For instance, one scenario is about risk assessment. How likely is it that a building company would send hired thugs to the homes of environmental campaigners to intimidate them? I don’t know, and it would be a waste of effort for me to find out. I.e. that’s domain-specific knowledge, which won’t be relevant to other organisations.
By contrast, the sample questions in each chapter are more useful, since they’re similar to what you’ll see in the exam.
I only read the first 3 chapters (roughly half of the book) before I took the exam. However, I also have quite a bit of work experience in this area, which I was able to draw on.
Looking at section 3.3 of the syllabus, it says:
“Describe the number of common, established standards and procedures that directly affect information security management.”
The key point here is awareness. You don’t need to read all the ISO standards which are mentioned (especially since it’s quite expensive to buy a copy!) but you should know which is which.
The BCS website has a specimen paper with 50 questions (and the answers at the end). I did this the night before my exam, and scored 47/50 (94%); the pass mark is 65%, so I felt quite confident.
While most certification bodies now offer online proctoring, this exam still has to be done at a Pearson Vue test centre. In my case, that involved a 3 hour round trip, when the exam itself took less than 1 hour. (There are 2 hours allocated to the exam, but it took me about 35 minutes to do my first pass, then another 20 minutes to review all my answers.)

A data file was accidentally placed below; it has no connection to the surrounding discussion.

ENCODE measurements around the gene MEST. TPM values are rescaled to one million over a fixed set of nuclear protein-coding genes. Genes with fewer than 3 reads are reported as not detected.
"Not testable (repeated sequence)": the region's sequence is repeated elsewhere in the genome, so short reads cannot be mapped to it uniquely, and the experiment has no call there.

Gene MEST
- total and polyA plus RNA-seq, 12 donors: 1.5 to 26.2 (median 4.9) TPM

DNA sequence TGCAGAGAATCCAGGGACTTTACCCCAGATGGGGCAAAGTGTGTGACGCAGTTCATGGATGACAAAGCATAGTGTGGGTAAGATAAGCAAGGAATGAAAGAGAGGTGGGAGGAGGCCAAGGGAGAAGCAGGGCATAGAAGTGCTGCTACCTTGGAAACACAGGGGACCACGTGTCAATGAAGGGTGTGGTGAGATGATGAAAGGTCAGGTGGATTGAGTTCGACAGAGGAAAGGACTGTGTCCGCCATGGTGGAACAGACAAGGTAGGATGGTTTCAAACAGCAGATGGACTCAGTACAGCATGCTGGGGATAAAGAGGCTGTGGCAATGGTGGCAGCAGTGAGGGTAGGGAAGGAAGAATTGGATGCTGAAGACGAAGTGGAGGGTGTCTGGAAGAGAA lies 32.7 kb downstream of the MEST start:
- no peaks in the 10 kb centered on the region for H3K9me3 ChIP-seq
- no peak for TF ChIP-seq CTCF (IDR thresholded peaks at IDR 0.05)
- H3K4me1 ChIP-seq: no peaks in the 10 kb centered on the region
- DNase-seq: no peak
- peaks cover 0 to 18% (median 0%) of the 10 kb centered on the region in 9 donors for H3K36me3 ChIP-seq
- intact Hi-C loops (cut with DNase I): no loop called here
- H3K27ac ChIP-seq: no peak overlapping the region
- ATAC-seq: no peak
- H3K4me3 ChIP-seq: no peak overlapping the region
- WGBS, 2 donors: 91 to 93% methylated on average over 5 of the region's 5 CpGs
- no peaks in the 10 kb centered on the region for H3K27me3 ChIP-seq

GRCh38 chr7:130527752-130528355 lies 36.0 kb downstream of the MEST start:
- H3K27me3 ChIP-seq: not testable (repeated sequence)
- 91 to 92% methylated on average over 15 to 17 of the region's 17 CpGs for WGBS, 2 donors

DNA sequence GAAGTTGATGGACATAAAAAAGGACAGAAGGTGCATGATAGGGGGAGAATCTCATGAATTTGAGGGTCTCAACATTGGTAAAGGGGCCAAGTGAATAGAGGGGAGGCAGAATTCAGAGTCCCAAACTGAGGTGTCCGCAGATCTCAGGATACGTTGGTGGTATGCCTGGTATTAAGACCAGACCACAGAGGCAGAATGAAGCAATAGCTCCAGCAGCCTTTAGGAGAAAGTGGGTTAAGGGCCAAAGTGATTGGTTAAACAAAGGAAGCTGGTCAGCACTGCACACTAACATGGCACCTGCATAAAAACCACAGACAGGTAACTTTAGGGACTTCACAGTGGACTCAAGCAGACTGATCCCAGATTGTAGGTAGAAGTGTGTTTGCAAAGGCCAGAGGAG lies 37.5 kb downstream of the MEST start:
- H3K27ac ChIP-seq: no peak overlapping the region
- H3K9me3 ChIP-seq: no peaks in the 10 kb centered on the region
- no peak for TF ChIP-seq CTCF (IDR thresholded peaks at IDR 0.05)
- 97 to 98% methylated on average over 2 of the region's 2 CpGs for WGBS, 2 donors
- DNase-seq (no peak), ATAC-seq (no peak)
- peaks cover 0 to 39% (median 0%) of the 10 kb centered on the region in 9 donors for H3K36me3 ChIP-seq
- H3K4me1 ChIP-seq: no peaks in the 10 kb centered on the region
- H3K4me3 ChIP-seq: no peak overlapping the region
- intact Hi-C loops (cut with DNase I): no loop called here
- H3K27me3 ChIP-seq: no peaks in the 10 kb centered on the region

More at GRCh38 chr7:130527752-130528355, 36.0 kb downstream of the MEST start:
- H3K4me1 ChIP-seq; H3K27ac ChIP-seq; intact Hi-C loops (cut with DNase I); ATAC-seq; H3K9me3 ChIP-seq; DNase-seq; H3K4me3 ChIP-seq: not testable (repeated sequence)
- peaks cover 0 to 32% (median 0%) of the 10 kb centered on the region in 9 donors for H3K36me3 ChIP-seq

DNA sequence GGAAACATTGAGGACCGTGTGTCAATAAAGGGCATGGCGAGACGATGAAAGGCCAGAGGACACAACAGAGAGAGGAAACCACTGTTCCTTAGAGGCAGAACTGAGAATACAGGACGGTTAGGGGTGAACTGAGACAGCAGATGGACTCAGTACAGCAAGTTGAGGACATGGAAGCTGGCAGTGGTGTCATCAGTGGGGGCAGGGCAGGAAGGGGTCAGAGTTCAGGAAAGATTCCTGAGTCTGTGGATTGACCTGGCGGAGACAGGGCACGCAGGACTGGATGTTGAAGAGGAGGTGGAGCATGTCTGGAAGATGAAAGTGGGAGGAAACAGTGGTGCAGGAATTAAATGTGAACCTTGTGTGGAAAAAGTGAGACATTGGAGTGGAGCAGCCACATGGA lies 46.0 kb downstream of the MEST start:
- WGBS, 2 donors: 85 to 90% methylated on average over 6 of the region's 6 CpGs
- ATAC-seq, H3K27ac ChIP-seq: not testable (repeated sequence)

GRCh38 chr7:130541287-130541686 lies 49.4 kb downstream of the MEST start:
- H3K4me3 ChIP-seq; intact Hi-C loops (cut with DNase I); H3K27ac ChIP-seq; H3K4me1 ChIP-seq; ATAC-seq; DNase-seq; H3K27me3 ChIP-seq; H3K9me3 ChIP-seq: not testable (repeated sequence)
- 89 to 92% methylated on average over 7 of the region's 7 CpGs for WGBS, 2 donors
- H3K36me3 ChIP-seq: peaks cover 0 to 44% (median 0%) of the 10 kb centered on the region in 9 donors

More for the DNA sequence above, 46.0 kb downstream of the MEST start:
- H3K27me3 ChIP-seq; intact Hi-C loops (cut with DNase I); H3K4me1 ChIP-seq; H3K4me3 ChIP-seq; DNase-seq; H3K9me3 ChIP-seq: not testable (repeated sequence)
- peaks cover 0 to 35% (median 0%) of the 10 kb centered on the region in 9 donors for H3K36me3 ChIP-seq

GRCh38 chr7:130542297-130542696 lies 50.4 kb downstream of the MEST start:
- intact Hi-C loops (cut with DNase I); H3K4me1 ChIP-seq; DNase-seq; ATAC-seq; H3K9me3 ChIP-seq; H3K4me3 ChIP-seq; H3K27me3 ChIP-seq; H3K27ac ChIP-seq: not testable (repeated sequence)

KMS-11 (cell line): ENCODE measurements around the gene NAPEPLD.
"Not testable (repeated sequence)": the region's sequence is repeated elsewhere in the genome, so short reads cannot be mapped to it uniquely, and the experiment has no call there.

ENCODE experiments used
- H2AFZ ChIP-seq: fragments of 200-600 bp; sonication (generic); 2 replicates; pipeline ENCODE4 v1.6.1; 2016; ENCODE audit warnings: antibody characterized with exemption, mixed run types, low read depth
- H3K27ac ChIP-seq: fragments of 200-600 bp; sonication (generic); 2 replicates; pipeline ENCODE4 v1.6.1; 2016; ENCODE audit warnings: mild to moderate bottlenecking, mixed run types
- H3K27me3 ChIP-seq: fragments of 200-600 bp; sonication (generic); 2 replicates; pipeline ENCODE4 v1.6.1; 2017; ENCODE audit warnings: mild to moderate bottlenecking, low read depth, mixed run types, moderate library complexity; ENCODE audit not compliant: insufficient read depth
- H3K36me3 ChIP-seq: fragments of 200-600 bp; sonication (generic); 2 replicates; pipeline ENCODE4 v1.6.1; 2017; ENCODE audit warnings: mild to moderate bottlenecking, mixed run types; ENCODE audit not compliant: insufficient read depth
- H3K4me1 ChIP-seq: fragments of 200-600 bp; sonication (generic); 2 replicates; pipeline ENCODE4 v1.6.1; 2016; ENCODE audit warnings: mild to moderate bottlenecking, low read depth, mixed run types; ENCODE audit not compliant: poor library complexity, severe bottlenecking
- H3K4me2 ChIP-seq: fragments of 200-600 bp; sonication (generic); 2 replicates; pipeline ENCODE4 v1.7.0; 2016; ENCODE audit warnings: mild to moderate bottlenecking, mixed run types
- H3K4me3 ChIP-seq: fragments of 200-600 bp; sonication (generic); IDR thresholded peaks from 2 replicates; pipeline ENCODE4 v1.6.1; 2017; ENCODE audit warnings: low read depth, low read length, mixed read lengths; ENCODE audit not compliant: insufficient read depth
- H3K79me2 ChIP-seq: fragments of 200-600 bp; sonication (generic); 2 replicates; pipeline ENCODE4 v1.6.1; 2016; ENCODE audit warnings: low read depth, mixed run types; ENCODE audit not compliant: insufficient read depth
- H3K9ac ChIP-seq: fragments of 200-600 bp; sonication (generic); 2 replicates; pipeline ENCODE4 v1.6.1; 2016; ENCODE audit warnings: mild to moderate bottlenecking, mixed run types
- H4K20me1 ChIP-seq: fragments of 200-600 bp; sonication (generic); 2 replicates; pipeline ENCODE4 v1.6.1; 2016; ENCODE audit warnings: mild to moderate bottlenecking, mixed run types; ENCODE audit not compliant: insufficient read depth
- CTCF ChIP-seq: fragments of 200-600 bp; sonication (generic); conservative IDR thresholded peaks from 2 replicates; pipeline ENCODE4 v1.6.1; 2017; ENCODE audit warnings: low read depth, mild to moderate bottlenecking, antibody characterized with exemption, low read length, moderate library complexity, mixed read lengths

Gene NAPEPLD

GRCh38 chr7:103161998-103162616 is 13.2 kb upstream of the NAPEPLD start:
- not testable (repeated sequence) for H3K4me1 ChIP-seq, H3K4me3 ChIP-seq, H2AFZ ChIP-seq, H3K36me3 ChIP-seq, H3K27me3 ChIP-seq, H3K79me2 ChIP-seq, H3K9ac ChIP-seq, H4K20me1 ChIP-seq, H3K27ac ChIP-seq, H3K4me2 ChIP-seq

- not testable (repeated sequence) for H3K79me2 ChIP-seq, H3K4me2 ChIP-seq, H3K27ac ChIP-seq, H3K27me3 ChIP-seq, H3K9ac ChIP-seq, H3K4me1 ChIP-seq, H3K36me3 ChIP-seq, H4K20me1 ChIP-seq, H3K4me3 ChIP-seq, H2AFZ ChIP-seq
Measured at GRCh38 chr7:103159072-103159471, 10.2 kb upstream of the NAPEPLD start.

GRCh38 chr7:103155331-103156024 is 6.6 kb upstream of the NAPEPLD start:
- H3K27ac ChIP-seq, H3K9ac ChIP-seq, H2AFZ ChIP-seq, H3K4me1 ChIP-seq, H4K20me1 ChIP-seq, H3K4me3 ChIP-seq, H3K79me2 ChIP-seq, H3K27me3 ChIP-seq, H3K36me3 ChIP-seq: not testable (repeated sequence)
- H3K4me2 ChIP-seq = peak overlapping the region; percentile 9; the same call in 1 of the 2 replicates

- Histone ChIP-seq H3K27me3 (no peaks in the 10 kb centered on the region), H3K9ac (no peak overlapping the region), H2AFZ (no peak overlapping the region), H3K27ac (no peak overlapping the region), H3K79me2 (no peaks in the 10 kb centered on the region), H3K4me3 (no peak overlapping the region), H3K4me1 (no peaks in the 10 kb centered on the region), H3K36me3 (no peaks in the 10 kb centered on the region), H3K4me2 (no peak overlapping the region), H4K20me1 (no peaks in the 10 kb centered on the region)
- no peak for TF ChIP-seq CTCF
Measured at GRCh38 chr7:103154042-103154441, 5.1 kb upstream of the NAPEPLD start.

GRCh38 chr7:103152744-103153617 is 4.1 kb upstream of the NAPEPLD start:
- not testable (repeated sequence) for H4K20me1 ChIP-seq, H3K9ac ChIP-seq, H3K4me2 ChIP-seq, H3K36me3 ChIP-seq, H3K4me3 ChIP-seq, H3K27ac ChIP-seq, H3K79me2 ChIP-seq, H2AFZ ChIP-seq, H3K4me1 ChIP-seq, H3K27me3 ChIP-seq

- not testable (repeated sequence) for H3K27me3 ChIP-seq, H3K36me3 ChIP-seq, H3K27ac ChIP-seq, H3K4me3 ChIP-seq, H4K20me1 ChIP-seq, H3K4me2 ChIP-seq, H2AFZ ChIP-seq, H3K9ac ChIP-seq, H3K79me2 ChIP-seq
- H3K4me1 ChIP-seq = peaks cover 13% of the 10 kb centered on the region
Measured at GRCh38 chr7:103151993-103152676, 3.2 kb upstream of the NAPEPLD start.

When I finished the exam, it didn’t display the result on the screen (which is unusual). When I left the room, the staff at the test centre gave me a paper printout which said “Pass”. This was on a Saturday morning, and I received an email at 04:30 on Monday morning, asking me to register for the BCS candidate portal. Since that email was sent outside office hours, I assume that it was automated. I don’t know whether it always takes 48 hours to process the results, or whether it’s longer at weekends.
The portal showed my exact result, and allowed me to download my certificate as a pdf. I scored 82%, so I was comfortably above the pass mark. However, this was lower than my score in the practice exam, i.e. the real exam was a bit harder. That means that if you’re borderline on the practice exam, you’re probably not ready for the real exam yet.
In both the practice exam and the real exam, there are 4 possible answers to each question. However, the real exam was a bit more complex because it involved combinations. For instance, consider this question:
Which of these characters is from Marvel?
- A. Superman
- B. Batman
- C. Spider-Man
- D. Wonder Woman
The correct answer would be C, and this is similar to the practice exam.
Now consider this question:
Which of these characters are from Marvel?
- Wonder Woman
- Black Widow
- A. 1, 2, 3
- B. 1, 3, 5
- C. 2, 4, 6
- D. 3, 5, 6
The correct answer would be D, and this is closer to the real exam.
In some of the questions, you need to look closely to make sure that you’re not missing any key words. That’s particularly relevant when there seem to be multiple correct answers. Here’s another example:
Which of these American characters is from Marvel?
- A. Superman
- B. Batman
- C. Spider-Man
- D. Captain Britain
In this case, there are 2 Marvel characters (Spider-Man and Captain Britain) but Captain Britain isn’t American, so the correct answer would be C rather than D.
There are other cases where the questions contain irrelevant information, so you need to identify what’s significant. E.g. “Dave is out for a walk in New York city, when he sees someone swinging past in a red and blue costume. Which superhero is it likely to be?” In this example, it doesn’t matter whether the witness was Dave or Priya; you’d need to focus on the description of the superhero, and compare that to the possible answers.